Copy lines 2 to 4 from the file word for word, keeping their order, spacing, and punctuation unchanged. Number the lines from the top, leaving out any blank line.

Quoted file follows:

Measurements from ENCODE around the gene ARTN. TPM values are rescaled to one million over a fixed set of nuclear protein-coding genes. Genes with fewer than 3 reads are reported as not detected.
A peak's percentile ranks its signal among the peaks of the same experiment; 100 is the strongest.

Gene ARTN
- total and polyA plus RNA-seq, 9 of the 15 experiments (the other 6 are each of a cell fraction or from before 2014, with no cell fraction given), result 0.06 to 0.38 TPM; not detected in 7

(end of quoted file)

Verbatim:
A peak's percentile ranks its signal among the peaks of the same experiment; 100 is the strongest.

Gene ARTN
- total and polyA plus RNA-seq, 9 of the 15 experiments (the other 6 are each of a cell fraction or from before 2014, with no cell fraction given), result 0.06 to 0.38 TPM; not detected in 7